Resiliency in 2023
In the final days of 2022, I told you I’m writing and publishing a new book in 2023. Roll Forward: Reflections by an Incurably Resilient Father is a book about learning how to be more resilient and will be released in December.
A few days later, on January 1, 2023, I sit at my kitchen table drinking morning coffee reading, From Strength to Strength by Arthur Brooks, a book gifted to me by a friend. A book that explains how adult life is often delicately divided in two halves and how the second half of life–the one with gray hair, achy knees, and the questioning of one’s self-worth–can be a time of great discovery.
As quick as a Keurig, another year has passed, a new one begins, and though I’m optimistic this year will be a good one, filled with accomplishments and good will, there swirls a sense of uncertainty that often accompanies a new beginning of any kind. A new job, a new relationship, a new school. However, Arthur Brooks reassures this swirling is absolutely normal.
Disappointment and uncertainty are inevitable. But we don’t have to turn them into suffering. ~ Arthur Brooks
Maybe my uncertainty was further ignited when, at a recent holiday party, people commented on how big my kids are getting and how fast they’re growing up. Or maybe it’s because I suddenly have patches of pesky gray chin stubble. Or maybe it’s because over her Winter Break, Haley and I had a conversation about college and majors and professions. She said maybe she would like to do something in the medical field. I suggested being a writer. She firmly said no.
In the first half of adulthood I was a high school English teacher. My life was an assembly of school calendars and bell schedules and state curriculums. Days were timed and organized with buzzers and beeps. And when I went home, there was just enough time to eat dinner, drive the kids to soccer practice, have a bowl of ice cream, watch The Office, and go to bed. Yes, a bit of a drag at times but the structure offered reassurance. There was a certain certitude that made life comfortably predictable.
I turn From Strength to Strength face down on the table and take a sip of coffee.
Dylan thumps down the stairs, rubs his eyes, and asks what we’re doing today.
“I don’t know.”
“Can we do something fun?”
I take another sip of coffee, “Maybe.”
I’m three years into my second half of adulthood. I’m still a husband and father but rather abruptly the curtain fell, and I had to retire my school teacher khakis and transition into becoming a writer who wears sweatpants and has a progressive brain disease. A second half that is defined by “maybe.”
Maybe I’ll discover a new idea to write about today. Maybe my disease will progress. Maybe some Swiss laboratory will develop a magic pill that will cure my brain disease. Maybe I’ll buy a new pair of sweatpants this week.
In this present, “maybe” life I have learned that we must lean into uncertainty. We must be flexible and fluid. We must realize the unknown is ripe with undiscovered opportunities. We need to accept our doubts and be comfortable to change.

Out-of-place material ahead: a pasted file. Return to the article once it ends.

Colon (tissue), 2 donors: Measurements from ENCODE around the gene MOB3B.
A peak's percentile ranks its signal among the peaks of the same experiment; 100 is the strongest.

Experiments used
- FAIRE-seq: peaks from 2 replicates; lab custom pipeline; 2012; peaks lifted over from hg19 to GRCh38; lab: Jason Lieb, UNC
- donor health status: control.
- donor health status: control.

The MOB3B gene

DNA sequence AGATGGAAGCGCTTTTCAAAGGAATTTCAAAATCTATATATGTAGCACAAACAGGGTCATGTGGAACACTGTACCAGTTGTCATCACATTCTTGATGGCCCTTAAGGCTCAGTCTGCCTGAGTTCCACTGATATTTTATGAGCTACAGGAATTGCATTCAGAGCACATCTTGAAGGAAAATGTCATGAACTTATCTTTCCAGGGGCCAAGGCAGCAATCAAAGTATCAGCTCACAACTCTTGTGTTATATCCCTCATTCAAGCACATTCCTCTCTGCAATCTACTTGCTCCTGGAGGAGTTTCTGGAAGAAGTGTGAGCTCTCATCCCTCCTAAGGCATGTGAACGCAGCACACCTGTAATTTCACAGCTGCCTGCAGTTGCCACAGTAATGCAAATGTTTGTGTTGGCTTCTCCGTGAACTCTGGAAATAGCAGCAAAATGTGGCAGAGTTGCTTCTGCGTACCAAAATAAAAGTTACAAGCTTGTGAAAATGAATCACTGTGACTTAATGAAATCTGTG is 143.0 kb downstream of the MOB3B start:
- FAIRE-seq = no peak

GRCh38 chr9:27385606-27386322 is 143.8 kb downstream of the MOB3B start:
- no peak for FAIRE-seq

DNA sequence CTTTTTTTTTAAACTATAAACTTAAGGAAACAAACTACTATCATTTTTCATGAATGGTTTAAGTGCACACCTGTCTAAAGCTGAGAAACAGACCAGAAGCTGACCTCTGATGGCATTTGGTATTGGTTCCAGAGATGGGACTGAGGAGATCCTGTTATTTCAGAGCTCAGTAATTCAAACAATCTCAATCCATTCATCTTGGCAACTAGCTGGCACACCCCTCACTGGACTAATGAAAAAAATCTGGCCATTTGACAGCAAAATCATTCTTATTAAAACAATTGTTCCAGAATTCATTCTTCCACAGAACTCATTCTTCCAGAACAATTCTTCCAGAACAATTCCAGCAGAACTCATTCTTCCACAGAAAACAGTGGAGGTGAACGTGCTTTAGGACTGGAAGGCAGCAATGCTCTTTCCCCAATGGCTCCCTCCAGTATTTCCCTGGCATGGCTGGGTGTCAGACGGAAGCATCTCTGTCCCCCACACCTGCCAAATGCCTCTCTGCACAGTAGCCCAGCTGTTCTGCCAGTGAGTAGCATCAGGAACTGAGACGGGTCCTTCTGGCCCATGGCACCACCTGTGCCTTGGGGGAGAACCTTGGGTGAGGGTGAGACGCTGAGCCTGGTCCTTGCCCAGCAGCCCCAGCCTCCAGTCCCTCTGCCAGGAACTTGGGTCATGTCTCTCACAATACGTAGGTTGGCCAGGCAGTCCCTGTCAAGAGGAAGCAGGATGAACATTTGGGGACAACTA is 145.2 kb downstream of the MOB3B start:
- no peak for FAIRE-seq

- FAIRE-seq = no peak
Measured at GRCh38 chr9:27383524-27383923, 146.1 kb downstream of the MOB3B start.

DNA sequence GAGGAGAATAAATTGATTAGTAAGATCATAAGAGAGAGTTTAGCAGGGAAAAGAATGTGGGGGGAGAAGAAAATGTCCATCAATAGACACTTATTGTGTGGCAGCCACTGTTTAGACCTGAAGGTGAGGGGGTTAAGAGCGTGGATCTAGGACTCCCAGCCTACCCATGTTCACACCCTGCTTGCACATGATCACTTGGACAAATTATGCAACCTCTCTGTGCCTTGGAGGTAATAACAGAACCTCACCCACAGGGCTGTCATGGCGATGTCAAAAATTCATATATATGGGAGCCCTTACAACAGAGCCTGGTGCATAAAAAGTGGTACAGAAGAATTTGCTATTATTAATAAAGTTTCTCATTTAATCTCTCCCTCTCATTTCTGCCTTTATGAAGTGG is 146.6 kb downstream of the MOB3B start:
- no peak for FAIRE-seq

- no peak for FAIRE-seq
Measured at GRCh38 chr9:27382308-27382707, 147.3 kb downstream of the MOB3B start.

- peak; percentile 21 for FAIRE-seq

If ‘Resiliency in 2023’ is the theme around here, the first day of the year is a good day to accept that the next 364 days will contain a multitude of maybes. Maybe it will be fun? Painful? Exciting? Boring? A waste of time? Rewarding? Simple? Complex? Forgettable? Cherished?
Whatever the multitude, if we’re serious about becoming more resilient, you and I must get comfortable with maybe.
Checkout my interview with All Author where I talk about the writing process and being hounded for autographs at the food store.
A writer, speaker, former high school English teacher, and award-winning author, Jay Armstrong always enjoyed making people feel something. He was also a stand-up comedian. Ever since he was a child he wanted to write a book. His memoir, Bedtime Stories for the Living won first place in the non-fiction/parenting category of the International Readers’ book contest. He enjoys reading, writing, and exercising. Read full interview…
January Book Promos for You:
Are looking for inspiration? Are you searching for a better version of yourself? This month I joined literary forces with some best-selling authors to promote our books in Become Inspired. Become You.
Memoirs, Biographies, Self-help books…oh my! This month I also joined literary forces with some best-selling authors to promote our books in the inspiring in Nonfiction Grab Bag.
You miss 100% of the shots you don’t take…
A few months ago, with low expectations, I took a shot and entered “Bedtime Stories for the Living” in the highly regarded, highly competitive international book contest presented by Readers’ Favorite. Readers’ Favorite is an established force in the publishing industry. They have worked withPenguin Random House, Simon & Schuster, and Harper Collins, and have received the “Best Websites for Authors” and “Honoring Excellence” awards from the Association of Independent Authors.
Anyway, just before I was about to take a midday nap, I was informed that this suburban dad had won…
First Prize, the Gold Medal, in the Non-Fiction/Parenting genre!
Are you a reader? Looking for your next good book to read or listen to? Check out my new page “Jay’s Book Shelf” for some book recommendations.
Here’s what I’m currently listening to: The Light We Carry by Michelle Obama
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Jay Armstrong is a speaker and an award-winning author. Despite being diagnosed with a rare neurological disease, that impairs his movement, balance, eyesight, and speech–Jay presses on. The leader of the Philadelphia Ataxia Support Group, he hopes to help you find joy, peace, and meaning in life. For Jay, a good day consists of 5 things:
4. Hearing his three children laugh
5. Hugging his wife
(Bonus points for a dinner with his parents or a drink with his friends)
Jay hasn’t had a bad day in quite a long time.
You can also visit Jay at jayarmstrongwrites.com